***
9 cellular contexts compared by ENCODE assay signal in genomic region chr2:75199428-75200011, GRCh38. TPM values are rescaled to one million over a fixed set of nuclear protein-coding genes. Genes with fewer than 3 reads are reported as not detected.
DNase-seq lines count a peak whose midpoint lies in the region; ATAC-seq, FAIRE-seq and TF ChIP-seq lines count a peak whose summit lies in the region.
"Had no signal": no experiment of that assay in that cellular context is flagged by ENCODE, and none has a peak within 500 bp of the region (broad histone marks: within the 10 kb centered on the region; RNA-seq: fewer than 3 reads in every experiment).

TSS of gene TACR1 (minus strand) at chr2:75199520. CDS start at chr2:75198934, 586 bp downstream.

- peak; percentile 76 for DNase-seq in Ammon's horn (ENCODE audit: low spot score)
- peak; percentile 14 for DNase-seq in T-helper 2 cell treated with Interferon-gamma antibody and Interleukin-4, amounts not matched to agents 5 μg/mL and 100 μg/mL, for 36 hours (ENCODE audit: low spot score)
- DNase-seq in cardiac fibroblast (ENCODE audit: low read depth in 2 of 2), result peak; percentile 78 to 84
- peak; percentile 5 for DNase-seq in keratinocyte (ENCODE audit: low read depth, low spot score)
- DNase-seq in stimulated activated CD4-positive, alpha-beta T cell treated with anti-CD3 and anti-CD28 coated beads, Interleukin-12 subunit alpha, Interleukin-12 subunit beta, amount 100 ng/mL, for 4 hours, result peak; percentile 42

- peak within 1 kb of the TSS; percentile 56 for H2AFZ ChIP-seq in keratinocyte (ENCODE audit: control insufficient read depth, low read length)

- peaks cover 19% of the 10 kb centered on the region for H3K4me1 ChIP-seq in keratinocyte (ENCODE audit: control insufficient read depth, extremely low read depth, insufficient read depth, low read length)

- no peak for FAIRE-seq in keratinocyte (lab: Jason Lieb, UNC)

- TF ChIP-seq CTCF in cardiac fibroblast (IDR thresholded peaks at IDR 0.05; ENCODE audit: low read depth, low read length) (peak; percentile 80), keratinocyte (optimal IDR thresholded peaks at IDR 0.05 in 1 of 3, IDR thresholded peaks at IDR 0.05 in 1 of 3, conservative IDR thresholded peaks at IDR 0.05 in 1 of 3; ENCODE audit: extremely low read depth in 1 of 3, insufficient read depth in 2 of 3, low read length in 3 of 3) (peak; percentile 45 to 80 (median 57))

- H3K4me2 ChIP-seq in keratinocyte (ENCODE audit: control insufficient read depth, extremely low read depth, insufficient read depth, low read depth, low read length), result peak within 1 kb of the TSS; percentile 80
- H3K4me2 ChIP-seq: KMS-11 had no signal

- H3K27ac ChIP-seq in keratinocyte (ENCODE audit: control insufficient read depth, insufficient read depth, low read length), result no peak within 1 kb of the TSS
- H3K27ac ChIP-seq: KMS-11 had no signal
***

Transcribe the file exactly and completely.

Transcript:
9 cellular contexts compared by ENCODE assay signal in genomic region chr2:75199428-75200011, GRCh38. TPM values are rescaled to one million over a fixed set of nuclear protein-coding genes. Genes with fewer than 3 reads are reported as not detected.
DNase-seq lines count a peak whose midpoint lies in the region; ATAC-seq, FAIRE-seq and TF ChIP-seq lines count a peak whose summit lies in the region.
"Had no signal": no experiment of that assay in that cellular context is flagged by ENCODE, and none has a peak within 500 bp of the region (broad histone marks: within the 10 kb centered on the region; RNA-seq: fewer than 3 reads in every experiment).

TSS of gene TACR1 (minus strand) at chr2:75199520. CDS start at chr2:75198934, 586 bp downstream.

- peak; percentile 76 for DNase-seq in Ammon's horn (ENCODE audit: low spot score)
- peak; percentile 14 for DNase-seq in T-helper 2 cell treated with Interferon-gamma antibody and Interleukin-4, amounts not matched to agents 5 μg/mL and 100 μg/mL, for 36 hours (ENCODE audit: low spot score)
- DNase-seq in cardiac fibroblast (ENCODE audit: low read depth in 2 of 2), result peak; percentile 78 to 84
- peak; percentile 5 for DNase-seq in keratinocyte (ENCODE audit: low read depth, low spot score)
- DNase-seq in stimulated activated CD4-positive, alpha-beta T cell treated with anti-CD3 and anti-CD28 coated beads, Interleukin-12 subunit alpha, Interleukin-12 subunit beta, amount 100 ng/mL, for 4 hours, result peak; percentile 42

- peak within 1 kb of the TSS; percentile 56 for H2AFZ ChIP-seq in keratinocyte (ENCODE audit: control insufficient read depth, low read length)

- peaks cover 19% of the 10 kb centered on the region for H3K4me1 ChIP-seq in keratinocyte (ENCODE audit: control insufficient read depth, extremely low read depth, insufficient read depth, low read length)

- no peak for FAIRE-seq in keratinocyte (lab: Jason Lieb, UNC)

- TF ChIP-seq CTCF in cardiac fibroblast (IDR thresholded peaks at IDR 0.05; ENCODE audit: low read depth, low read length) (peak; percentile 80), keratinocyte (optimal IDR thresholded peaks at IDR 0.05 in 1 of 3, IDR thresholded peaks at IDR 0.05 in 1 of 3, conservative IDR thresholded peaks at IDR 0.05 in 1 of 3; ENCODE audit: extremely low read depth in 1 of 3, insufficient read depth in 2 of 3, low read length in 3 of 3) (peak; percentile 45 to 80 (median 57))

- H3K4me2 ChIP-seq in keratinocyte (ENCODE audit: control insufficient read depth, extremely low read depth, insufficient read depth, low read depth, low read length), result peak within 1 kb of the TSS; percentile 80
- H3K4me2 ChIP-seq: KMS-11 had no signal

- H3K27ac ChIP-seq in keratinocyte (ENCODE audit: control insufficient read depth, insufficient read depth, low read length), result no peak within 1 kb of the TSS
- H3K27ac ChIP-seq: KMS-11 had no signal